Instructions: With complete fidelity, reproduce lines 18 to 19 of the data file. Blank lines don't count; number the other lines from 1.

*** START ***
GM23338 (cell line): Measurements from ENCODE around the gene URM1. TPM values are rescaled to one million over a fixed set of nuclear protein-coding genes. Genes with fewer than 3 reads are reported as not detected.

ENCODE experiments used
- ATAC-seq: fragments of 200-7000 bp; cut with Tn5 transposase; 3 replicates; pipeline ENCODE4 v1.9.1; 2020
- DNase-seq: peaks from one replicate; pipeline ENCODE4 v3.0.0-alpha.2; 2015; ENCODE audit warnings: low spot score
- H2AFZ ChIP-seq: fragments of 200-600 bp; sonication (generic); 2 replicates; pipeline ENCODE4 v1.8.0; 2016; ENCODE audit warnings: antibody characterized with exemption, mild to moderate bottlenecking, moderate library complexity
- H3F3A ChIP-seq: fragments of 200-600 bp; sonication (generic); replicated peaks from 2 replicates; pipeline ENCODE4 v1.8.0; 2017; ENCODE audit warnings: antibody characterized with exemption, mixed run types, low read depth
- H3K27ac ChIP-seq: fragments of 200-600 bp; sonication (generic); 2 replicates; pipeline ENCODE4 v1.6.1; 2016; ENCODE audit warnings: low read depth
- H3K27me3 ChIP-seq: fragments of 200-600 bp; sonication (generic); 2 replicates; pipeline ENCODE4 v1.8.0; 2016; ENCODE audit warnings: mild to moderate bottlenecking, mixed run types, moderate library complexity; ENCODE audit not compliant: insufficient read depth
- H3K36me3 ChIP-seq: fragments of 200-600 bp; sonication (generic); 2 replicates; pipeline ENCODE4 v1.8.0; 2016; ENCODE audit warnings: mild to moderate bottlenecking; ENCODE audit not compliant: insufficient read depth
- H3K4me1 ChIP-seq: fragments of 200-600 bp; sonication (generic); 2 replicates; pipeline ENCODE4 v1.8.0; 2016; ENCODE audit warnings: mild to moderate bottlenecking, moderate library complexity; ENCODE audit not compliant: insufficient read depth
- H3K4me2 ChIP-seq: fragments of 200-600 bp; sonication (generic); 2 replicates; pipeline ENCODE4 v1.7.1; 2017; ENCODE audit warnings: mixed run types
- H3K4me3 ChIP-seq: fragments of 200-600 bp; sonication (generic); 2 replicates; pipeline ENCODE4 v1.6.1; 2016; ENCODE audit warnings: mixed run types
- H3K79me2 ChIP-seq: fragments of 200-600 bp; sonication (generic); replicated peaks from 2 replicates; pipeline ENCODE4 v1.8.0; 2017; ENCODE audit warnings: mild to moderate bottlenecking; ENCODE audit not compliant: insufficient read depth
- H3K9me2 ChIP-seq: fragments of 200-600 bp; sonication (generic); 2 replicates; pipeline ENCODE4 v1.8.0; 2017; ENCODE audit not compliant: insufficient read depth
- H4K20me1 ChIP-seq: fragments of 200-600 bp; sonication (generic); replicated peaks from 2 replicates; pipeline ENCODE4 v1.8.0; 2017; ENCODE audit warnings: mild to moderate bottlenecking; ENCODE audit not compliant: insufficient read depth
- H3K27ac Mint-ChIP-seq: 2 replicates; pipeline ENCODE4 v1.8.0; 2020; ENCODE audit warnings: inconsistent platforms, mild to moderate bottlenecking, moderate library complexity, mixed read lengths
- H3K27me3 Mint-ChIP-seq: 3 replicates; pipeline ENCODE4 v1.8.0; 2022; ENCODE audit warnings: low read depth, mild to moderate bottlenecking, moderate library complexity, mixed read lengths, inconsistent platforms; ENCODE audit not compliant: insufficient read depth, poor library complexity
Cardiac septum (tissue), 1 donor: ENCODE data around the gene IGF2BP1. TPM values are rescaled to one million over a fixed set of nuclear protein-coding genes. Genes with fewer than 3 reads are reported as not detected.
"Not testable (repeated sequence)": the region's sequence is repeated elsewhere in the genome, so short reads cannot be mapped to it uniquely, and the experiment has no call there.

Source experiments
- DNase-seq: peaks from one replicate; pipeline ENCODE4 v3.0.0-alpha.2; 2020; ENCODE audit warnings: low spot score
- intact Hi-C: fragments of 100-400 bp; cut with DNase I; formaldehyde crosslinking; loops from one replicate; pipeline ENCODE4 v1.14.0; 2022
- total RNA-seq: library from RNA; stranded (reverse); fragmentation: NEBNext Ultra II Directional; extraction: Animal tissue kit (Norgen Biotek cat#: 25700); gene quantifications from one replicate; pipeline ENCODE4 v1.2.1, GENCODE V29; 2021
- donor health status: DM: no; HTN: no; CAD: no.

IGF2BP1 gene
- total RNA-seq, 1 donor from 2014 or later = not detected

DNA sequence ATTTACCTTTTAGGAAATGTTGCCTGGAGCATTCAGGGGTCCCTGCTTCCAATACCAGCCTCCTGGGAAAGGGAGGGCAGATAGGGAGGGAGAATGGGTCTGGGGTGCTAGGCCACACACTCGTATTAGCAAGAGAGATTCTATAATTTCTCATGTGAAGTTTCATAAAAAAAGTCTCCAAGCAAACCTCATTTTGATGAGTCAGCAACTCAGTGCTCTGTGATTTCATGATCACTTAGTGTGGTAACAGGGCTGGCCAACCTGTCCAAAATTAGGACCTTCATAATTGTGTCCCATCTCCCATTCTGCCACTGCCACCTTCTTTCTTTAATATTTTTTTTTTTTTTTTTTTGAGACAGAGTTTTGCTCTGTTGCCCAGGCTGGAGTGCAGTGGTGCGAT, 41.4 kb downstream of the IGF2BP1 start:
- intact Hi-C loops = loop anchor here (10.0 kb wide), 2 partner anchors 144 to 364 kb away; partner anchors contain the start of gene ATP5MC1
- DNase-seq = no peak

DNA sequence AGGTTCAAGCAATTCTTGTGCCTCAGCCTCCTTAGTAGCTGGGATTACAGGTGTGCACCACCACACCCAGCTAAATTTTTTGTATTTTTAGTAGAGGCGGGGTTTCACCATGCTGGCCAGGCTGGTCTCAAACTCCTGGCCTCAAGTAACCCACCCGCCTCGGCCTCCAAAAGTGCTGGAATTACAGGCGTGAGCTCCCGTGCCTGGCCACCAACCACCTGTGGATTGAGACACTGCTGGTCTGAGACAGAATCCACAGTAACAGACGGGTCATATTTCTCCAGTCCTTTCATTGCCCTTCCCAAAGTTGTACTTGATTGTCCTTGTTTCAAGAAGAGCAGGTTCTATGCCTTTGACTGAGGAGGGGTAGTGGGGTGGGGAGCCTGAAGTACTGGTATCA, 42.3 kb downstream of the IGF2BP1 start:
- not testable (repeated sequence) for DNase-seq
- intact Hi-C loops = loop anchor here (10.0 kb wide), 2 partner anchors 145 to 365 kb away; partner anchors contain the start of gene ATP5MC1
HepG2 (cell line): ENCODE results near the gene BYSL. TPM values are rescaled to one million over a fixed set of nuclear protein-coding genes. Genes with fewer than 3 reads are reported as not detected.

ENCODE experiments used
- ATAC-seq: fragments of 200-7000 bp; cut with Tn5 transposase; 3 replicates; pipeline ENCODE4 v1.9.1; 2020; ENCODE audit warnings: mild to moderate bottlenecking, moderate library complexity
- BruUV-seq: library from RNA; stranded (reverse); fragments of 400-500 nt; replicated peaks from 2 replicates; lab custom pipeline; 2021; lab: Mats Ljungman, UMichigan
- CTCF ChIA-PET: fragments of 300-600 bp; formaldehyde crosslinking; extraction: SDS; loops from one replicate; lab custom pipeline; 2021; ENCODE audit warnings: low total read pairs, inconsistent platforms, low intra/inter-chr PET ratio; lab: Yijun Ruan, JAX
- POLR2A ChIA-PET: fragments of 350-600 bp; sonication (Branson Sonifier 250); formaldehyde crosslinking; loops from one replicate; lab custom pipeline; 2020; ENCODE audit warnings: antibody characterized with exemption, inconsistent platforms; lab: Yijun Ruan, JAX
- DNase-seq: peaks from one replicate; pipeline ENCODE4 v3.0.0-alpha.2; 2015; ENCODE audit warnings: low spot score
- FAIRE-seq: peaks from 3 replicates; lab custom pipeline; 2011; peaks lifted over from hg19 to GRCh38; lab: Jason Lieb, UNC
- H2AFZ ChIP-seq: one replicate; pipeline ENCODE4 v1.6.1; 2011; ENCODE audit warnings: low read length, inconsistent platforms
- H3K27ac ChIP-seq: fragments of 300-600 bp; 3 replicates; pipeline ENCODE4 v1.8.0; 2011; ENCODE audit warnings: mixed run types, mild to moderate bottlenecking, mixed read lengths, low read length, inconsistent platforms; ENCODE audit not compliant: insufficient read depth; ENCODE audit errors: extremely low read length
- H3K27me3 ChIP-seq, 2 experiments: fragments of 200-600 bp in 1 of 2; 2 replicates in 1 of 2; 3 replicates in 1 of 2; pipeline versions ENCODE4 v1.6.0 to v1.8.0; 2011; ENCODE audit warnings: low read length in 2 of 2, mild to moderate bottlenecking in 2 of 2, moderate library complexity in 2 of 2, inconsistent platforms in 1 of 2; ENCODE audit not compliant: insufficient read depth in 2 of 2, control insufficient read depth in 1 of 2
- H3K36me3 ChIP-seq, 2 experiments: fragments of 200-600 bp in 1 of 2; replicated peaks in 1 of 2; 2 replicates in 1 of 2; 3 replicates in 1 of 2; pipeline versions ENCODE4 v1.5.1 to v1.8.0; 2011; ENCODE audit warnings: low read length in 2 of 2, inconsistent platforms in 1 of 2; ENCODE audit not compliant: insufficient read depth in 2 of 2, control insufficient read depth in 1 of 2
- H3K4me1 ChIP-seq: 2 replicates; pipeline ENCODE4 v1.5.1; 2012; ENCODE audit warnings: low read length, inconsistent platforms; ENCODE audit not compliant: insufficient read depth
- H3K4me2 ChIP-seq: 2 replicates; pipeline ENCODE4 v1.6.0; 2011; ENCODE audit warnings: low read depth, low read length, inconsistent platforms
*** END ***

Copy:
Cardiac septum (tissue), 1 donor: ENCODE data around the gene IGF2BP1. TPM values are rescaled to one million over a fixed set of nuclear protein-coding genes. Genes with fewer than 3 reads are reported as not detected.
"Not testable (repeated sequence)": the region's sequence is repeated elsewhere in the genome, so short reads cannot be mapped to it uniquely, and the experiment has no call there.